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What Additional Benefits Do Gen X Want Compared To Gen Z?

By Sophie Richards on 17 February 2021

Image 2021 02 17 T05 08 22
  • Gen X: born between 1965 and 1980

  • Millennials: born between 1981 and 1996

  • Gen Z: born between 1997 and 2012

We’ve all heard the lazy generational stereotypes; millennials are self-entitled job-hoppers who expect everything on a plate. Gen Zs have short attention spans and are addicted to their smartphone screens, while Gen X are bleak, cynical, and disaffected.

While those stereotypes are used more in jest and definitely shouldn't be the basis for hiring decisions, it does pay to take a more nuanced look at generational differences and preferences when seeking to attract top talent.

As competition for top talent across the defence industry intensifies, employers have been increasingly focused on their employee value proposition (EVP) to offer the right benefits to attract and retain the best talent.

The Kinexus Defence Industry Insights shows that there has been a considerable decrease in the number of respondents who do not receive any additional benefits; falling from 42% in 2019 to 32% in 2020. While that’s a good development for the industry on the whole, companies can’t afford to take a one size fits all approach when seeking to attract top talent.

EVP must be fit for purpose

Different EVP offerings and strategies will appeal to different skilled worker demographics, particularly across the generational divides. Defence industry companies seeking to attract a cross section of Gen X, Millennial and Gen Z employees will need to make their EVP offerings attractive for each of these generations.

For example, a recent Kinexus industry research survey of Defence-skilled candidates shows that there are different non-monetary priorities at play when comparing job attraction between different age groups.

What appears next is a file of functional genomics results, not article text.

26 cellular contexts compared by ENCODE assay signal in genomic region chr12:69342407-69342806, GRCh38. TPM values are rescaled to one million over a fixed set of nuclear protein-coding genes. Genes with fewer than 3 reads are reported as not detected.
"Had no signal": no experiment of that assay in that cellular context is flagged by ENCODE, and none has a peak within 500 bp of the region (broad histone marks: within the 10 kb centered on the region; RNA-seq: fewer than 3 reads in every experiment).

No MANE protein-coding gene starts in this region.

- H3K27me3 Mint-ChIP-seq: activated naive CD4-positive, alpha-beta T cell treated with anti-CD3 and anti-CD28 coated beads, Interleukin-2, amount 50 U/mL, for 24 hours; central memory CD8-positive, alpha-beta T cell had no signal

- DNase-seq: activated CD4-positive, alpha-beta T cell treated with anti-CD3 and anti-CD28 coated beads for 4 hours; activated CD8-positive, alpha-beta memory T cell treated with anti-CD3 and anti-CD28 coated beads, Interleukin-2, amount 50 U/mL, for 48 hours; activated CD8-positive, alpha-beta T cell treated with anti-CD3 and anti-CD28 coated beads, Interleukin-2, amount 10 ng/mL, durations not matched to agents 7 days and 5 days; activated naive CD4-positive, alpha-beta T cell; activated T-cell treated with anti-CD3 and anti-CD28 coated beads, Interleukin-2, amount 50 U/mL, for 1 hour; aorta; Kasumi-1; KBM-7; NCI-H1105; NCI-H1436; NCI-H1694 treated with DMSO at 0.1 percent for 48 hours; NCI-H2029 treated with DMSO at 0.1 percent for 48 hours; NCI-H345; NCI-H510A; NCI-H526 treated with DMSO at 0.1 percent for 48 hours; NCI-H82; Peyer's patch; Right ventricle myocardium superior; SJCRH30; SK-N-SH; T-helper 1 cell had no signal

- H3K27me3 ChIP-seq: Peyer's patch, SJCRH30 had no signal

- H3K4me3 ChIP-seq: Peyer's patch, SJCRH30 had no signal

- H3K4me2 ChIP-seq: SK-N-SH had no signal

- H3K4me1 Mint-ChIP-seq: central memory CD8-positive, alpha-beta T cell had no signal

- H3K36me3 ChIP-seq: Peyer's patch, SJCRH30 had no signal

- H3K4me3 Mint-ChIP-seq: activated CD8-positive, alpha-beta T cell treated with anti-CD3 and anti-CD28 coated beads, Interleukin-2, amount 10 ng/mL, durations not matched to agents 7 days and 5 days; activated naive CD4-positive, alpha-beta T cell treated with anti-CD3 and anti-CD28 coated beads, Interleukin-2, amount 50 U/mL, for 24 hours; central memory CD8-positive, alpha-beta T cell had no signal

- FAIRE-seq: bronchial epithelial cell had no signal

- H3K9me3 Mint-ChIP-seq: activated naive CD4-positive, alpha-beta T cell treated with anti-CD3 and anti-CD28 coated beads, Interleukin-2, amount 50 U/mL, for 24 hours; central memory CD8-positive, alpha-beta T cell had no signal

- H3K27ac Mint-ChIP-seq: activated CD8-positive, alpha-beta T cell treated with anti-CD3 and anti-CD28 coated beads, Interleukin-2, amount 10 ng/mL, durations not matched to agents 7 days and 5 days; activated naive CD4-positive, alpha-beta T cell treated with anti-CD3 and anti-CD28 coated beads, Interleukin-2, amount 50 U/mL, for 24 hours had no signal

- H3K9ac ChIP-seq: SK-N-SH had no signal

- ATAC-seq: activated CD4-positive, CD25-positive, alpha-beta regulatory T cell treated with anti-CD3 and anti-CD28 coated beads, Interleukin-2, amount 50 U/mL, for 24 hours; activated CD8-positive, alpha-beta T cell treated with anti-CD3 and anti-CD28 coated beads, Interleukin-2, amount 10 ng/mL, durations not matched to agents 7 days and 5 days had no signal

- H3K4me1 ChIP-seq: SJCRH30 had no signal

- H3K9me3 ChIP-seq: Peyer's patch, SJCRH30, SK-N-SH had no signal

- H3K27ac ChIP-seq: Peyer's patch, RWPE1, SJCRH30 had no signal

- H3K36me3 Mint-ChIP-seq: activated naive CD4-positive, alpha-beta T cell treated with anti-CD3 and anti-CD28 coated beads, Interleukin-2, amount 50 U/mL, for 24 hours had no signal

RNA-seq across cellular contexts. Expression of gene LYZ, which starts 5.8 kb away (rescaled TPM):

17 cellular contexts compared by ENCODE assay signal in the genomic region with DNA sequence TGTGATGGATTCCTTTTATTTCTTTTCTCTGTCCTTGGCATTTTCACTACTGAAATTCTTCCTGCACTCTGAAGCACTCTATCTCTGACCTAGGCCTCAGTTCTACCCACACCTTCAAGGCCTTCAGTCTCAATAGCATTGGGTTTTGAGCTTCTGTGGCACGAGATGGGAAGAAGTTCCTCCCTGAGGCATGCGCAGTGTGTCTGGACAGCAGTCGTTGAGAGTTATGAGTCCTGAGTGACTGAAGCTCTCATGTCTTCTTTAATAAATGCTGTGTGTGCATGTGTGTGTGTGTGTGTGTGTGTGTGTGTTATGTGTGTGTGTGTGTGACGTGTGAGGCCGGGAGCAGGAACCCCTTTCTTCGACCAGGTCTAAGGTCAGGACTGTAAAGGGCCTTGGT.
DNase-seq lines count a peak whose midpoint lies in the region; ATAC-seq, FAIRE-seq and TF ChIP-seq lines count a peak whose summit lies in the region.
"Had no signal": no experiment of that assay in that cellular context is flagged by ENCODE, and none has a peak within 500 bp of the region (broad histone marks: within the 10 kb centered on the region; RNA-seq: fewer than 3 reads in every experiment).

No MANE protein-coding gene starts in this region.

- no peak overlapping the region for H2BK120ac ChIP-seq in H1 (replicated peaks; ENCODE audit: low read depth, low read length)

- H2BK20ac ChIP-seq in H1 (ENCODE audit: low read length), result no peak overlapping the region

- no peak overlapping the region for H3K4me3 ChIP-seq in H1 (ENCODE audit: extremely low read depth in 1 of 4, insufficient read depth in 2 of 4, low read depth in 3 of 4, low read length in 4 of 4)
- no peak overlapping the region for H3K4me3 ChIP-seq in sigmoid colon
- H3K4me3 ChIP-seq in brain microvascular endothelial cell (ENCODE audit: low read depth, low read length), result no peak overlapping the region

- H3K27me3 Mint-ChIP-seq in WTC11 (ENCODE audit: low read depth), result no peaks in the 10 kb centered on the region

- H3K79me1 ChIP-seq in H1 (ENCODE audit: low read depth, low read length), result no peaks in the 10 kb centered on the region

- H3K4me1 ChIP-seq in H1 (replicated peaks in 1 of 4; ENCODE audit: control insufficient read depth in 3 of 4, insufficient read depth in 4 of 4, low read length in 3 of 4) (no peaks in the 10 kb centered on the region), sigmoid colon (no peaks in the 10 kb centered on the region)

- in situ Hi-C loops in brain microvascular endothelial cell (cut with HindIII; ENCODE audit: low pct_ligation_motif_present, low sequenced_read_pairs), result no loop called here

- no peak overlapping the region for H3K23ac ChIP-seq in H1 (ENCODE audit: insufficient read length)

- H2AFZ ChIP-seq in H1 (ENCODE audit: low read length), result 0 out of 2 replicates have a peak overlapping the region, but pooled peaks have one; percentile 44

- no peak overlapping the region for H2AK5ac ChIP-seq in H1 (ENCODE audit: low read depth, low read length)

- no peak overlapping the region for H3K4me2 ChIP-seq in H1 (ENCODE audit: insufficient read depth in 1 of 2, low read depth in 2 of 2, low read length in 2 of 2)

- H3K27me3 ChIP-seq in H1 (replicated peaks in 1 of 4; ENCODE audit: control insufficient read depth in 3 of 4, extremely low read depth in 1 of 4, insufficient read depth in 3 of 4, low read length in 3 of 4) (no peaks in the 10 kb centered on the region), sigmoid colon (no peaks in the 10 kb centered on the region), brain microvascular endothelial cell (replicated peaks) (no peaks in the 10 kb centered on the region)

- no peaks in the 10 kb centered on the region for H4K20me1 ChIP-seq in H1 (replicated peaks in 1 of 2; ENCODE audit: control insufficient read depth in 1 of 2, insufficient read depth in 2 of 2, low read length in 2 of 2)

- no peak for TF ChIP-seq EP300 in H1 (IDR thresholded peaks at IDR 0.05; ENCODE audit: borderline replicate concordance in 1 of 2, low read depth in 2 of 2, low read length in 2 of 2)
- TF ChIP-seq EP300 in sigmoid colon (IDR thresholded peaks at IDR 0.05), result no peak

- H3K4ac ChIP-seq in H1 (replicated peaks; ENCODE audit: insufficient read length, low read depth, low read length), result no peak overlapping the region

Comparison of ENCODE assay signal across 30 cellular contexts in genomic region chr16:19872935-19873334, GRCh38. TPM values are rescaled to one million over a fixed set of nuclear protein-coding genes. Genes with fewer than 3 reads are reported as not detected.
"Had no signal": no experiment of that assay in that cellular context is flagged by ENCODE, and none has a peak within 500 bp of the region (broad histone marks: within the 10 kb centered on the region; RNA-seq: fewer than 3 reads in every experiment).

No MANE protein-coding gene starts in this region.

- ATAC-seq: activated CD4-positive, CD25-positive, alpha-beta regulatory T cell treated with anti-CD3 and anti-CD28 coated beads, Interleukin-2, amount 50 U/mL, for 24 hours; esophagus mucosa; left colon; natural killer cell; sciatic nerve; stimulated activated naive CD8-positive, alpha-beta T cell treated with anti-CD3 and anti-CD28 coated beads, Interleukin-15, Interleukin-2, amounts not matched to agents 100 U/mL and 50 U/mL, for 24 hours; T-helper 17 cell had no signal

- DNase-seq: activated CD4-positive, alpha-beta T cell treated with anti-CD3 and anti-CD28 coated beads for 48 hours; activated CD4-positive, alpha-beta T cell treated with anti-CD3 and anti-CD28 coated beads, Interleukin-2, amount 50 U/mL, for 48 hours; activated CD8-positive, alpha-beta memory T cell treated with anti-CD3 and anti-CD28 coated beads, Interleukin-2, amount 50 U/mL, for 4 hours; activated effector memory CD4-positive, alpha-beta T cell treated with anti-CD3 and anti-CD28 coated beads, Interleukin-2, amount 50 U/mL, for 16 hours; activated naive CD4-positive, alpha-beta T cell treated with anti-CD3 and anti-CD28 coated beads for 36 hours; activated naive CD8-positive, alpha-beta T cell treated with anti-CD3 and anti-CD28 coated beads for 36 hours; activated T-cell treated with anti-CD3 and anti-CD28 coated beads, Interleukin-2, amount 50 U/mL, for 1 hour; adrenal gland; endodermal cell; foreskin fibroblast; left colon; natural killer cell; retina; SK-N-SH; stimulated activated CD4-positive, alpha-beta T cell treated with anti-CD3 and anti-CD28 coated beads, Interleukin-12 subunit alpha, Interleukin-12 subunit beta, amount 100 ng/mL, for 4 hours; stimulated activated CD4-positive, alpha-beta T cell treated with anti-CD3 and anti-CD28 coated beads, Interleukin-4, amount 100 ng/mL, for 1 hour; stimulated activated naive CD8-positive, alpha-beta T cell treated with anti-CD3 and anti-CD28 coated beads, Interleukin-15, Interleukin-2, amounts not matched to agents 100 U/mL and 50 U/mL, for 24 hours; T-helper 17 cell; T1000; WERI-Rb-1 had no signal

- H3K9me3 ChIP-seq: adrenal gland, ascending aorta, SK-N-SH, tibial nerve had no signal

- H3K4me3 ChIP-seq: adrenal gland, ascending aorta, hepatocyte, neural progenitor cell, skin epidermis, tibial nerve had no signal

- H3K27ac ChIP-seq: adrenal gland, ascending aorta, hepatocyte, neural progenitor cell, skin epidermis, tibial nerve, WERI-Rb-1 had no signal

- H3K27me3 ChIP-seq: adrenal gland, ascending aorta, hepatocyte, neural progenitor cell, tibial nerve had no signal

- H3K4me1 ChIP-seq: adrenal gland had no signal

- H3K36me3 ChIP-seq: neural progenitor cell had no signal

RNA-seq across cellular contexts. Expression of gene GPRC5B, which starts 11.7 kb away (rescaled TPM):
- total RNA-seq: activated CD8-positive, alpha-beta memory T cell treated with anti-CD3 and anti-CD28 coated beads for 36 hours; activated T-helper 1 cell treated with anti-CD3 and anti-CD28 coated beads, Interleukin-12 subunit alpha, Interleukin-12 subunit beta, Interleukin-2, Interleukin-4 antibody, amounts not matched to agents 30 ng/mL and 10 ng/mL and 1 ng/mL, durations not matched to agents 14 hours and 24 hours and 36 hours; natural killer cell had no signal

‘Interesting work’, then ‘work life balance’, followed by ‘location’ appear as the top factors affecting job satisfaction for all age brackets except 23–33-year olds.

Respondents in the 23–33 year old bracket place ‘work life balance’ at the top of the list, followed by ‘interesting work’, then ‘development opportunities’.

These may seem like subtle differences, but when extrapolated into how companies shape EVP offerings it can make a huge difference in the type of talent that they both attract and retain.

More broadly, research shows that Gen X is more individualistic, millennials are more open to the idea of teamwork and collaboration than previous generations, while Gen Z are seeking a greater personalisation in how they move along their career journey.

Aligning values

While all of the above has merit, it’s important to ensure that the core characteristics of prospective employees align with organisational values to ensure a cohesive and successful workforce.

Organisations must ensure that all relevant segments of the workforce feel included and considered, and prospective employees feel welcomed. In addition to tailoring roles and benefits to suit generational preferences, it’s essential to adequately inform prospective employees of defence industry expectations as well as providing the necessary follow-up organisational and cultural training.

Attracting and retaining the right talent is vital to the success of defence industry organisations. The optimum approach for building an attractive employee value proposition varies across company cultures, skills sets and generations, but deeper insight and expertise in the area provides benefits across the board.

For more information on how to access our industry insights to form your EVP strategy, talk to a consultant at Kinexus.

Photo by Vidar Nordli-Mathisen on Unsplash

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